I asked yet again for the name of this tree: Cupresses 'Blue Ice'

I asked yet again for the name of this tree: Cupressus ‘Blue Ice’

Closer; I do wish I had room for trees like this.

Closer; I do wish I had room for trees like this.

Allan's photo

Allan’s photo

Allan's photo

Allan’s photo

another leptospermum

another leptospermum

I love the way Pam gets tactile with the plants.

I love the way Pam gets tactile with the plants.  (Allan’s photo)

I've admired her Seaside, Oregon gardens for so long that I sort of see her like this, an image captured by Allan.

I’ve admired her Seaside, Oregon gardens for so long that I see her like this image captured by Allan.

As we walked back to the house, we admired a reddish Pieris in the distance, through the glade of old rhododendrons.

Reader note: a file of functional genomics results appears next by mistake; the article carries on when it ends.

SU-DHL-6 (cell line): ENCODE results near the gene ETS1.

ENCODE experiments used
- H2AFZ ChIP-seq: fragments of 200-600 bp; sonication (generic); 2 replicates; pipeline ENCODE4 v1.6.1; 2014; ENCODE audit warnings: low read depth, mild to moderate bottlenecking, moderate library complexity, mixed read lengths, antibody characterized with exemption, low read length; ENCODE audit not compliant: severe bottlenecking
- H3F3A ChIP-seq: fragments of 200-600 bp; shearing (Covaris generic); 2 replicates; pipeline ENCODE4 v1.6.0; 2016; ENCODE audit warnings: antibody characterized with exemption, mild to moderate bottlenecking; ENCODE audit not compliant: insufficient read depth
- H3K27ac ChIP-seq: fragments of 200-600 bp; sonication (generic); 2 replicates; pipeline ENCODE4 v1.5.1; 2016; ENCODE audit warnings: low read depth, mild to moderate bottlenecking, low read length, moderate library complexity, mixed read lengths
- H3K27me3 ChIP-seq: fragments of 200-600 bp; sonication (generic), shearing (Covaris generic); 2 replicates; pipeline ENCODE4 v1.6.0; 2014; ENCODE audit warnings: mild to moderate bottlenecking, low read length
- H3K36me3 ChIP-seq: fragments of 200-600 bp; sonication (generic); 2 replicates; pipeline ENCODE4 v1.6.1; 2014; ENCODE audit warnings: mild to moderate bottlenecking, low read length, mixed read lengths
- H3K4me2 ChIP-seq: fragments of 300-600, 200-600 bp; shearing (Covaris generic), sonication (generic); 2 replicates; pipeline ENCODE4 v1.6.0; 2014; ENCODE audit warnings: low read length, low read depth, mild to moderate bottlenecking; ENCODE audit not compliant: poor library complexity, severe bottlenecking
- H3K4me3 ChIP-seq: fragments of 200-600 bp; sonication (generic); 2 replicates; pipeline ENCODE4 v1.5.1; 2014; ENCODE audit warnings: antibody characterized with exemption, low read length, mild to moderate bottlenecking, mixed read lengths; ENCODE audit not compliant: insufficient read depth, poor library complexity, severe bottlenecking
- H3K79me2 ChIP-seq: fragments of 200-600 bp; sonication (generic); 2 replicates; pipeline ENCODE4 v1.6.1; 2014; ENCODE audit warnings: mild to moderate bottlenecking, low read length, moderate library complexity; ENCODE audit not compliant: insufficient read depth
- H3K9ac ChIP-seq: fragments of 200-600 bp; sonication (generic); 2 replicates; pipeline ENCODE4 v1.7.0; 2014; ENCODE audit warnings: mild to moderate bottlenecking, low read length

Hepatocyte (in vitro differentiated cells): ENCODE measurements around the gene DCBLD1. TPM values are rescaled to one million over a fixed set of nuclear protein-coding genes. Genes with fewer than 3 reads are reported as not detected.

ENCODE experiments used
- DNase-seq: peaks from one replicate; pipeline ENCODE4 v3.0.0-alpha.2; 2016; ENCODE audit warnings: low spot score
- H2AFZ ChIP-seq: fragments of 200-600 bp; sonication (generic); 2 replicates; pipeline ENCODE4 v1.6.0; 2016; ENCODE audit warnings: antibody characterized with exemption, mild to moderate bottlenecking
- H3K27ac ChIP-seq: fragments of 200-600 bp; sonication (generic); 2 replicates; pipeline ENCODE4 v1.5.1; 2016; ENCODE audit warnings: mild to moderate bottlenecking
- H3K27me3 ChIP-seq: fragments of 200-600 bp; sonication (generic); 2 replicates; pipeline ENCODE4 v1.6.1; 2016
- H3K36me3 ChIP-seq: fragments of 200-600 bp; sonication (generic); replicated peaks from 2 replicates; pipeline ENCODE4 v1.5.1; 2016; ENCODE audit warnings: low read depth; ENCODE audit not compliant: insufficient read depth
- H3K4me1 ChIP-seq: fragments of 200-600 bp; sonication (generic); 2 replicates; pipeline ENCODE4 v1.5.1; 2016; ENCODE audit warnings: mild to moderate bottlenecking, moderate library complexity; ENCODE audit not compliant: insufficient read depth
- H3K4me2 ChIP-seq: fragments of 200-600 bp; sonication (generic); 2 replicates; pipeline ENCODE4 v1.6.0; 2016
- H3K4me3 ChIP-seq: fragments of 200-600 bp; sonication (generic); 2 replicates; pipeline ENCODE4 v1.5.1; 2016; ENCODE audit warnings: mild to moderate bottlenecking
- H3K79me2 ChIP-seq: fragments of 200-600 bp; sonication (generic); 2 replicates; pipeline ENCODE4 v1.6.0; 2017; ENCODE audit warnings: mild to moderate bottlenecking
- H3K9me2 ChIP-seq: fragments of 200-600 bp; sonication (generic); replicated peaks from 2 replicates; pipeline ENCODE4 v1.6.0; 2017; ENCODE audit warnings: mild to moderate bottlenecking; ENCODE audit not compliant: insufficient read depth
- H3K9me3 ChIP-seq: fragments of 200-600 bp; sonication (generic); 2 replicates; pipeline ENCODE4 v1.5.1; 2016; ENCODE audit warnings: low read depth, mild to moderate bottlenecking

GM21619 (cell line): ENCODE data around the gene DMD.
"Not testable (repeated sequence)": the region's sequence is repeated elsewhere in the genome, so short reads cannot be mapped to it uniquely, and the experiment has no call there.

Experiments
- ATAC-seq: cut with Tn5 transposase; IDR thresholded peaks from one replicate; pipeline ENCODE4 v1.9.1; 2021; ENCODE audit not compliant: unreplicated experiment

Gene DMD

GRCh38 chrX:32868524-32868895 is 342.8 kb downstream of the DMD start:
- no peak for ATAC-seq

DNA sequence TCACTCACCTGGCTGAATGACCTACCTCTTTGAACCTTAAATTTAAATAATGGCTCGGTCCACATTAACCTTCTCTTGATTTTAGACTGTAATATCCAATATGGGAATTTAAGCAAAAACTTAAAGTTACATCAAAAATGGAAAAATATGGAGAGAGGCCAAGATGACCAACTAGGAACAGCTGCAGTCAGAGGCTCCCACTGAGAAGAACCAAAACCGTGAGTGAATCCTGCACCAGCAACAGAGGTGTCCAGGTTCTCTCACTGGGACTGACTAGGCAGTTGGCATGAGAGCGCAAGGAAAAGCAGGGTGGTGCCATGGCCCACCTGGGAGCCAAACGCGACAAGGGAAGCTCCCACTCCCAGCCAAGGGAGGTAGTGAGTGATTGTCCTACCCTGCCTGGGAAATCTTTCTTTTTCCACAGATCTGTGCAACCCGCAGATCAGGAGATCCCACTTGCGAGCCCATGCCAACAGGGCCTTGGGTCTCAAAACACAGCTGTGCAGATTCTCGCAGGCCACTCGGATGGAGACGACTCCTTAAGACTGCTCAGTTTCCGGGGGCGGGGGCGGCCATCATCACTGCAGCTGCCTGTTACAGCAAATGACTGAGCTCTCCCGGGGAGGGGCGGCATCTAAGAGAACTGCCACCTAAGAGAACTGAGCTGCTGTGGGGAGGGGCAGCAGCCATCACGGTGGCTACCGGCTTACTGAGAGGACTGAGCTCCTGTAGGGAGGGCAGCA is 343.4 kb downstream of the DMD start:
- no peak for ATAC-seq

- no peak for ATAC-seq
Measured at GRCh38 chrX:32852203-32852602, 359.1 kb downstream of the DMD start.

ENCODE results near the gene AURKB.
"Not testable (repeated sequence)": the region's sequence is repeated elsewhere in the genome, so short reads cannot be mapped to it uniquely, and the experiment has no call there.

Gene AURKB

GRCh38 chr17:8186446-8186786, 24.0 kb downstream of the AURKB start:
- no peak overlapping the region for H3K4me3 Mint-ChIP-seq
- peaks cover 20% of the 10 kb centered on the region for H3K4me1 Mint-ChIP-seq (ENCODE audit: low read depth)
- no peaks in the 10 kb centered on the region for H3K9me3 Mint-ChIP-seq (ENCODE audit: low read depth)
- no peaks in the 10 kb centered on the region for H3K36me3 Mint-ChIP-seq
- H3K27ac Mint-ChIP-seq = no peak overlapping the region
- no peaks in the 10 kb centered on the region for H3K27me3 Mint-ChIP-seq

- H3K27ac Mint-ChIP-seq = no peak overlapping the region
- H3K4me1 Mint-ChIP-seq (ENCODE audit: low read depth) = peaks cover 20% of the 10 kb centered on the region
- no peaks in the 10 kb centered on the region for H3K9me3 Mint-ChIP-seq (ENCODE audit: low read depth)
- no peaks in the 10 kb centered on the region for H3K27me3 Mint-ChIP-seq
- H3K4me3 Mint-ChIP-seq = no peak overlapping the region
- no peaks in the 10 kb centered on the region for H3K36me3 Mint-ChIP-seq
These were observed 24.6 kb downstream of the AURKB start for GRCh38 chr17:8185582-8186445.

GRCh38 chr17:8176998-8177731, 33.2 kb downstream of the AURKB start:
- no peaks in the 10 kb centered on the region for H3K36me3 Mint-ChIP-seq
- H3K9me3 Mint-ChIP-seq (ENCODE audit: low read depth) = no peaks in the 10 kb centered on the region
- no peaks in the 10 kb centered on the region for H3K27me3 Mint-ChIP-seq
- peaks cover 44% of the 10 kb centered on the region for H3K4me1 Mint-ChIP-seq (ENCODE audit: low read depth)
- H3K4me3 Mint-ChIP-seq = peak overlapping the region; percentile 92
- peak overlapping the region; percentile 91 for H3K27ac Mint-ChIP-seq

telephoto brought it closer

telephoto brought it closer

I wish I had thought to take photos of the many tree roots, humped out of the ground and coated with moss.  I noticed them later, on departure, driving away when picture time was over.  You can get a hint of it at the bottom of the above photo.

We went back into the house for some more visiting, and when we left at almost dusk the garden by the house glowed in the early evening light.

dusk

dusk

that enviable euphorbia

There’s that enviable euphorbia again.

The rhododendrons hold their leaves partly closed in winter, for protection.

The rhododendrons hold their leaves partly closed in winter, for protection.

I always feel like I’ve entered a marvelous other world when I visit this garden, so different from mine (which is more full of fiddly little things).

On the way home, I got that anxious after-social feeling that I had talked too much about certain border collies and Long Beach work and decided I was lucky to get asked out at all.  Therefore, I was especially delighted when Pam pulled up behind us and asked to tour our garden, as well.  We had a pleasant walk around before dusk.

Next: Allan and I have different ways to enjoy a day off.

 

 

 

 

 

 

Read Full Post »